As humans we tend to think of change as a stepwise endeavour, which in most cases it is, you do this and then you do that. But as humans we often forget that whilst change happens stepwise, the impact of our actions has a doubling effect. So for a long time, with anything new, it looks like nothing is happening, until suddenly the exponential nature of change kicks in, leaving everyone wondering where the change came from. The reality is that whatever the change might be, it didn’t just happen. In fact it had been ‘happening’ quietly in the background, but in a way that wasn’t noticed until it suddenly bursts onto the scene, shouting ‘look at me, here I am, didn’t you see me coming?”
In lots of ways this is what we are currently seeing with technology, As an example look at cell phones. When they first came on the scene we used them as a phone, then to text, and then to access our email, surf the net, to navigate, to check onto a flight, get into the movies, connect on social media etc. Slowly but surely, little by little, their impact on our lives has been quietly doubling and it is only in the last year or so, that we have begun to see the impact of people being constantly distracted by their phones. Exponential change, little by little by little, then wow where did that come from?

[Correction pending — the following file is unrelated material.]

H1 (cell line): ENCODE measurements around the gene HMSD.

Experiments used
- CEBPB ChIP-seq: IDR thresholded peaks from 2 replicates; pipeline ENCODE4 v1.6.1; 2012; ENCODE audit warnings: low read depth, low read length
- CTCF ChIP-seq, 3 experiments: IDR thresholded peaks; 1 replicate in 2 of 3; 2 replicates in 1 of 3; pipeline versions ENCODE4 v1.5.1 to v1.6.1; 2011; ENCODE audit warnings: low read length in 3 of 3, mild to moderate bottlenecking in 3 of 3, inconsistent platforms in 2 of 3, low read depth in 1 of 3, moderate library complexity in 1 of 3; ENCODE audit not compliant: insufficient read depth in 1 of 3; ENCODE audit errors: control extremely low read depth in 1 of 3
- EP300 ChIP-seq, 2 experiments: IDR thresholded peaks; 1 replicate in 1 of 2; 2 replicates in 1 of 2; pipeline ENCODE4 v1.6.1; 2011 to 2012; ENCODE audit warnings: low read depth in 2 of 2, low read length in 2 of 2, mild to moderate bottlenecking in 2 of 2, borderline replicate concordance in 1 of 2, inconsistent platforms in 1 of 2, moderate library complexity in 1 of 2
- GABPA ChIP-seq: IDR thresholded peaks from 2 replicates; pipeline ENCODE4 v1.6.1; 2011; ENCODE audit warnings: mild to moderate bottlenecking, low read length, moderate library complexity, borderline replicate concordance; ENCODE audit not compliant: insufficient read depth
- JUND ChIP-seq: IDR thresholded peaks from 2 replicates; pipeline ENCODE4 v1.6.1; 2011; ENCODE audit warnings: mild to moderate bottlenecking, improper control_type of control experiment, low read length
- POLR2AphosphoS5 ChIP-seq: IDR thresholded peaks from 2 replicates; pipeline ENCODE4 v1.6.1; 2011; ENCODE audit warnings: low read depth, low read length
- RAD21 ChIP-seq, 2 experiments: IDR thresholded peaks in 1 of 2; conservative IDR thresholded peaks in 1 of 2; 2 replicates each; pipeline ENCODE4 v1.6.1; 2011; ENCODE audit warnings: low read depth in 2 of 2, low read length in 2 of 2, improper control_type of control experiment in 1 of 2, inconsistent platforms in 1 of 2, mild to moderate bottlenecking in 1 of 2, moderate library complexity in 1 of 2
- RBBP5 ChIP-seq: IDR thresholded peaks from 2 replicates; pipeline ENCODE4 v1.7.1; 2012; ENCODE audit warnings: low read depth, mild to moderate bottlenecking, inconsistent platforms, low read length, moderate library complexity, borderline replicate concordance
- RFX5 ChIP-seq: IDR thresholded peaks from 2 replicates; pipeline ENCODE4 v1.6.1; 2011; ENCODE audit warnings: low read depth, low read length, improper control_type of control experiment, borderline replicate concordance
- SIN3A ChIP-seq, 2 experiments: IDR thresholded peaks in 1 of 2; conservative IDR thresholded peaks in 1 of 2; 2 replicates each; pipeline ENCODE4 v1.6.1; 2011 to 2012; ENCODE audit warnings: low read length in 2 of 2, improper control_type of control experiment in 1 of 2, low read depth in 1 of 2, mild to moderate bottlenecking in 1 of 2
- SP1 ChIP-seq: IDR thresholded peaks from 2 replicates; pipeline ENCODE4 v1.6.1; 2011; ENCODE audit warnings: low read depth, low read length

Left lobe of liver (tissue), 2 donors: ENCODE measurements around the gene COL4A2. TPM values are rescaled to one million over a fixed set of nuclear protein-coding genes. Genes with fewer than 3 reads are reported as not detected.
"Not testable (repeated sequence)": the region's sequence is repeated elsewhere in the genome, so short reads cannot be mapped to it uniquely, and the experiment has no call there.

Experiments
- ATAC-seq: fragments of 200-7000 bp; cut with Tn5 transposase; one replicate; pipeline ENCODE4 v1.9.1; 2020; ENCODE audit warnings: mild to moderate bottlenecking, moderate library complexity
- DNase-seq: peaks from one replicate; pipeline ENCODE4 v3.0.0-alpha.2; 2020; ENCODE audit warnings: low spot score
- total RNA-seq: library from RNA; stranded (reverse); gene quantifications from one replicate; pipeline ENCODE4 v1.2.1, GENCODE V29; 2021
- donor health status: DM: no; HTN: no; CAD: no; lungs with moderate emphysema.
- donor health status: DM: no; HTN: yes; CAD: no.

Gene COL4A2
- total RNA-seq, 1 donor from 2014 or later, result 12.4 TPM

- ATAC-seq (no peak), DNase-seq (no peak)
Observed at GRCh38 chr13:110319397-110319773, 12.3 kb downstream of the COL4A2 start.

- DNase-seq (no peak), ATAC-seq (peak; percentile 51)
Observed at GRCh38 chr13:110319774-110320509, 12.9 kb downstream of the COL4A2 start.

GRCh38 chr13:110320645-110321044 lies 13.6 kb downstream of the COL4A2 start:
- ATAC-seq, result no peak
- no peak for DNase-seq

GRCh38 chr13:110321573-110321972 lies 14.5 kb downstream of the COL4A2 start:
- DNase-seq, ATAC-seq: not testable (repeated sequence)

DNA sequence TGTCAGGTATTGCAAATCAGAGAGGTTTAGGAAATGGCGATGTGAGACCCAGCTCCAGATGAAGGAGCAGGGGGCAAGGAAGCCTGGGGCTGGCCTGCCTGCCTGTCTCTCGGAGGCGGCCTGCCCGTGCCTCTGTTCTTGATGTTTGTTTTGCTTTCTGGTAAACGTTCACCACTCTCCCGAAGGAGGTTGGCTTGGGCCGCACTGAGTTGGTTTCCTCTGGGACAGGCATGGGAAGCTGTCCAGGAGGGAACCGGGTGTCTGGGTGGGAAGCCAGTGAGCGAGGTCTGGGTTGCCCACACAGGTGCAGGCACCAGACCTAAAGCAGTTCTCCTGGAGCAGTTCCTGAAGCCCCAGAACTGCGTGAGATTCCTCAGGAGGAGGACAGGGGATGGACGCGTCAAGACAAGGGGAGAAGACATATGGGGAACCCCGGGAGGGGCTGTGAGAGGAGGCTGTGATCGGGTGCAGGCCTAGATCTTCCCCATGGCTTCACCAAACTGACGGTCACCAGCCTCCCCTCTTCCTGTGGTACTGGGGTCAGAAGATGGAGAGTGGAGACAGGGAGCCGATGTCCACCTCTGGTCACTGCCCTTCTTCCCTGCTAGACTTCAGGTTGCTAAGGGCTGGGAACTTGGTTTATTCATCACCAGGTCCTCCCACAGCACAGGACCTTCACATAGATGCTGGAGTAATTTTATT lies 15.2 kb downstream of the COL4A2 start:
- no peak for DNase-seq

But we can also use this to our advantage, when we are trying to bring about change in our own lives, or in the lives of those with whom we work. When you first bring in a change, or start something new it will look like nothing is happening. But in actual fact something is happening, but the doubling is still at such an early stage, the change which is occurring is barely perceivable.
This graph is a simplified drawing of an exponential curve but it is an image I keep in my mind when thinking about change. The flat line at the start, is the time when it looks like nothing is happening. But slowly, surely the curve begins to rise until it begins to rise sharply. It is at this point you will hear people talking about something being an overnight success (or a disaster) which in fact isn’t true. What did happen was they suddenly became aware of something that had been building for a long time.